It’s also important you are given some free time to explore. Take along a friend or relative to give you a second opinion. After all, buying a property is a major decision and it’s always good to sound ideas off someone you trust.

During the tour

When you have arrived, you need to keep in mind that the inspection tour is for research purposes. One of the most important tasks is to conduct due diligence, requesting copies of documentation that clearly shows development plans as well as the financial strength and stability of the developer.  

There are many other elements of an overseas investment property that you need to investigate, and they include local amenities, transport links, weather and safety right through to annual costs, letting potential and resale options. The experts taking you on the tour will be able to inform you on many of them, but you should also speak to the locals for an honest opinion on the quality of properties and things to do. In addition, you should observe those that are on holiday. Asking how their experience has been will give you a good indication of how strong the tourism market actually is.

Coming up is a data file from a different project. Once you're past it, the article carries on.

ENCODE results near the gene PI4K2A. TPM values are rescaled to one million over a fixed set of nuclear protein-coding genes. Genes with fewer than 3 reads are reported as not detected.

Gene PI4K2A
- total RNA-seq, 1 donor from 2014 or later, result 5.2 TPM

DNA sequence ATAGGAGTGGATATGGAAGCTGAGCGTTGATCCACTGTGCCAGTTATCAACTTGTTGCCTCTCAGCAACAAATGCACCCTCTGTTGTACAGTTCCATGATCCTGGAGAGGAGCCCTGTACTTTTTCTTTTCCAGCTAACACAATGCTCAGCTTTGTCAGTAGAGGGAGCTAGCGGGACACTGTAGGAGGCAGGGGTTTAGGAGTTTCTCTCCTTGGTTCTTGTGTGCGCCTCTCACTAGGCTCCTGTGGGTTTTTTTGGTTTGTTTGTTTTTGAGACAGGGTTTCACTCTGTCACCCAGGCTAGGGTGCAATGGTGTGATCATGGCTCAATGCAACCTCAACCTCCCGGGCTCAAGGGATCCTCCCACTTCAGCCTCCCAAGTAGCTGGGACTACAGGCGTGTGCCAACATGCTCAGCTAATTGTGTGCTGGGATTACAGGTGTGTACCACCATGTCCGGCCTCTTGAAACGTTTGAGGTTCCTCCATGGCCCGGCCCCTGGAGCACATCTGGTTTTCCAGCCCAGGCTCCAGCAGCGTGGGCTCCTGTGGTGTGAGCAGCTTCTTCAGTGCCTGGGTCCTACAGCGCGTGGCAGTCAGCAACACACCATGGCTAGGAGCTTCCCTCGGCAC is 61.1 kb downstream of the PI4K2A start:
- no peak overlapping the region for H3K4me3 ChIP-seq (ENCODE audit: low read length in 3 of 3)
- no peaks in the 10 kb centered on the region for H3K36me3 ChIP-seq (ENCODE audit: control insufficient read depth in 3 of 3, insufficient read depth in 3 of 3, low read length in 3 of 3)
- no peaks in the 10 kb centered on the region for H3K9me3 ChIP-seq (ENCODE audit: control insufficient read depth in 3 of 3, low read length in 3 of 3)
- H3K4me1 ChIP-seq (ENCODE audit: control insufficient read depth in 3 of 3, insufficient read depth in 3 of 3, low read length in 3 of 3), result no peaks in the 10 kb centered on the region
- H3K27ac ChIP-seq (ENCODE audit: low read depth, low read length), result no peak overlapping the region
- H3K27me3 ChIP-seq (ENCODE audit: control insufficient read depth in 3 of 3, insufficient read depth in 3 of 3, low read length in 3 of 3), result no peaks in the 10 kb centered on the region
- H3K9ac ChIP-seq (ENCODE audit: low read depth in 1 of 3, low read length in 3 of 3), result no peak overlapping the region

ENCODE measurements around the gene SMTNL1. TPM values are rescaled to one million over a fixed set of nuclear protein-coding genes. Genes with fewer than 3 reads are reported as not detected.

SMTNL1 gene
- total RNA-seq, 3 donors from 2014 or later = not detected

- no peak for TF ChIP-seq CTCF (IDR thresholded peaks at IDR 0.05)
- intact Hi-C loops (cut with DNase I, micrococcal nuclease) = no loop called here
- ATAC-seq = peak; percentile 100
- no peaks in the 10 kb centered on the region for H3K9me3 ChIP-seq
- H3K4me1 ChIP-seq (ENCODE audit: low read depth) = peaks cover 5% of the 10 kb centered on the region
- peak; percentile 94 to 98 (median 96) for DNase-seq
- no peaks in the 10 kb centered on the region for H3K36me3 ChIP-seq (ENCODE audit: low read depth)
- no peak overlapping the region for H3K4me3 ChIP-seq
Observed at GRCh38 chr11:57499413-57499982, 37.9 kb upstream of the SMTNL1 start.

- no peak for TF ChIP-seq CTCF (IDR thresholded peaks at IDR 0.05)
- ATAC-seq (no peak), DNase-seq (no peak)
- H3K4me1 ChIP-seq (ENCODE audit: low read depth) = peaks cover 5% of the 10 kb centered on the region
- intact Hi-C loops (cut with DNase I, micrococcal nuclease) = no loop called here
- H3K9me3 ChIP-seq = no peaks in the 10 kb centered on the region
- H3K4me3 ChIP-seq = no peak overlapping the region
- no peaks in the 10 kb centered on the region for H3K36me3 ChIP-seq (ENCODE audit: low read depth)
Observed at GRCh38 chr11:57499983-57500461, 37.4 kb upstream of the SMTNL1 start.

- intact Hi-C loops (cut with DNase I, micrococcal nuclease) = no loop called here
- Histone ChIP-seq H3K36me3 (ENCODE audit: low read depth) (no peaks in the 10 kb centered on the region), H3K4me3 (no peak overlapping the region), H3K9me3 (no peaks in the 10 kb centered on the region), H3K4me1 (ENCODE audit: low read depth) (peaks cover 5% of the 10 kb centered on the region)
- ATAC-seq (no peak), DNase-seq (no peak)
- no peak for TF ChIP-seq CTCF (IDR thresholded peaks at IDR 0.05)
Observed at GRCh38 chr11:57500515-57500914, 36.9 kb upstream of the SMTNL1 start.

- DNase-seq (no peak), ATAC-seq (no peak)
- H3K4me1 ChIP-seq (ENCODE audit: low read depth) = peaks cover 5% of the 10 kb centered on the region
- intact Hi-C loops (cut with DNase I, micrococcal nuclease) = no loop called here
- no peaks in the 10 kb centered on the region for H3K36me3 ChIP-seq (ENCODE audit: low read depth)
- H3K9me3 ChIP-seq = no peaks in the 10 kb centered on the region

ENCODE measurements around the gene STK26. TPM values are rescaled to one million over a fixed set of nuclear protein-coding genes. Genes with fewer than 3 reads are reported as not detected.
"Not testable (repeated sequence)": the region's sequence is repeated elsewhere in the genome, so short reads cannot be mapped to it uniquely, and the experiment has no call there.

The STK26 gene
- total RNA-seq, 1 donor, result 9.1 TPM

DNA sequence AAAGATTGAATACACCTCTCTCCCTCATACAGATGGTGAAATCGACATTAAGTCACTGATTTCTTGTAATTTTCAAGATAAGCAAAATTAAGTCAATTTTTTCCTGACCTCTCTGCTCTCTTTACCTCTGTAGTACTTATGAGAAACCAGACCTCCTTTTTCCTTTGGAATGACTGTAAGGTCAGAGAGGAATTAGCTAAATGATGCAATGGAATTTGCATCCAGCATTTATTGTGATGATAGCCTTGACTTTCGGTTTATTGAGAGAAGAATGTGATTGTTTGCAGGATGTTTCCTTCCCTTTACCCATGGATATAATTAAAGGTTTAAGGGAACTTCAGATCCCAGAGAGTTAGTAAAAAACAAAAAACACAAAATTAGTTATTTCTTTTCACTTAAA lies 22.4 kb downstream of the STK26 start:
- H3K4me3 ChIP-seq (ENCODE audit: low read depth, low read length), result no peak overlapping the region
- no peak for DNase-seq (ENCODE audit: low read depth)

As well as noting the factual information on the tour, it is also important to write down how you feel. What excites and concerns you? How confident are you that your chosen property will deliver the investment potential you desire? Finally, take photos throughout the tour. Capture everything from the furnishings in the property to the nearest amenities. All of this will help you make your own conclusions rather than relying on marketing literature.

After the tour

There will no doubt be a lot to think about when you return home, so it’s crucial you take time to reflect. Buying a property can be tempting (especially if it’s in a beautiful and sunny location), but make sure your head rules your heart. After all, it’s a serious investment and should not be taken lightly.

Read up on your notes, view your pictures and review all of the collateral given to you. Discuss your findings with your friends and family too. If there are any unanswered questions, call or meet with the developer. You should also ascertain what’s next. What are the next steps in buying your chosen property and what is required of you?